Is the internet good for adoption and infertility? I thought about this while I watched Amanda Hess’s insightful video, Why the Internet Wants Your Baby to Fail. Hess points out the troubling trend of parents recording babies and children on YouTube to create a sensation, resulting in the commodification of kids. But there is a positive side to exposing parenthood unabashedly, too. Vloggers not only record their babies, but their pregnancies and pregnancy losses as well, which has opened up the discussion of once taboo subjects like miscarriage and infertility.
The internet has opened up the discussion of adoption also, and has helped remove decades-old shame and secrecy. Vloggers like Angela Tucker, who gained national attention with her documentary, Closure, about searching for her birth parents, advocate compassionately for adoptee rights and connection between birth and adoptive families.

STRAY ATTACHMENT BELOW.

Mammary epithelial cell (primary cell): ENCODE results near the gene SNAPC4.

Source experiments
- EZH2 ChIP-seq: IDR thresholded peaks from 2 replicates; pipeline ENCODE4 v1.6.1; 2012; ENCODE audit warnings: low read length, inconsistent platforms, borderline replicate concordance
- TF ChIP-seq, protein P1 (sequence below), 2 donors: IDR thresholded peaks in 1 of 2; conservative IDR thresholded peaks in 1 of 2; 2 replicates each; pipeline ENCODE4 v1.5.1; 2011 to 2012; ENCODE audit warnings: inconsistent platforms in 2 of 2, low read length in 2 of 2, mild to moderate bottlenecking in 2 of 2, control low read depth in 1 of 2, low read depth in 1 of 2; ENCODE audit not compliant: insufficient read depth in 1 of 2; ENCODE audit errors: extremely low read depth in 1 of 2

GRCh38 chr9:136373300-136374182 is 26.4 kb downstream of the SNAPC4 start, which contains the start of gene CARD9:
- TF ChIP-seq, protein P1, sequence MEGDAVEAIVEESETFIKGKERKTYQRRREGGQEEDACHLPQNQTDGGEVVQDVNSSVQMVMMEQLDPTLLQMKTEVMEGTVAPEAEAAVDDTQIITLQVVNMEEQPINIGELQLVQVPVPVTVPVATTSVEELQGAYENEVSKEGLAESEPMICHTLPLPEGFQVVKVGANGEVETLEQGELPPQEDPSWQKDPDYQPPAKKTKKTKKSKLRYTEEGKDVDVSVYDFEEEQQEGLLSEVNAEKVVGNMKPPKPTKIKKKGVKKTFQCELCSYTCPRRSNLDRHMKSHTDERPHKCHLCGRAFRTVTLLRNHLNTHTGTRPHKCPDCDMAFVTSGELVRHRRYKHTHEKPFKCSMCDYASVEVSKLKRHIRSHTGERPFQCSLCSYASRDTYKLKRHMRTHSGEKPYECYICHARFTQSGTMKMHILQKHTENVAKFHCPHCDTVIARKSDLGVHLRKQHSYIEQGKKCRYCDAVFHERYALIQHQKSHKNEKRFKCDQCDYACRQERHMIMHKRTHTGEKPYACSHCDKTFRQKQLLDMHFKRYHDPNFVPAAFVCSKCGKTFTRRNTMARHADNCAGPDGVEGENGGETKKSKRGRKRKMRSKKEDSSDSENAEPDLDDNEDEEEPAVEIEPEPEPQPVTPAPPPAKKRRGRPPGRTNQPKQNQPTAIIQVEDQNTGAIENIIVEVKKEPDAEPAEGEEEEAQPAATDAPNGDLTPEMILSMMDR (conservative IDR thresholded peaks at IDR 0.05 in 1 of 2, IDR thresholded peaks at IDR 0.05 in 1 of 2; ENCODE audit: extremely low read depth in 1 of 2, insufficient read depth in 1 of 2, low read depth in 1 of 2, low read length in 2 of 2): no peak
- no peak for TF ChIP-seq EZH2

The internet has opened up the discussion of adoption…and has helped remove decades-old shame and secrecy.
Gone are the days when birth parents and adoptive parents entered sterile adoption agencies through different doors, never meeting or exchanging vital information. Much like online dating, with smart phones making the internet easily accessible, a pregnant woman seeking an adoptive family for her child now can connect online with parents hoping to adopt. The positive side of this opening of adoption is that adoptive parents and birth parents can establish a positive relationship with each other and provide critical information for an adoptive child without secrecy. A dark side is the proliferation of scammers online extorting money from vulnerable hopeful parents.
So is the internet good for adoption and infertility? I believe it is. Despite some negative aspects, the internet’s opening of pathways for discussion and connection is overwhelmingly positive.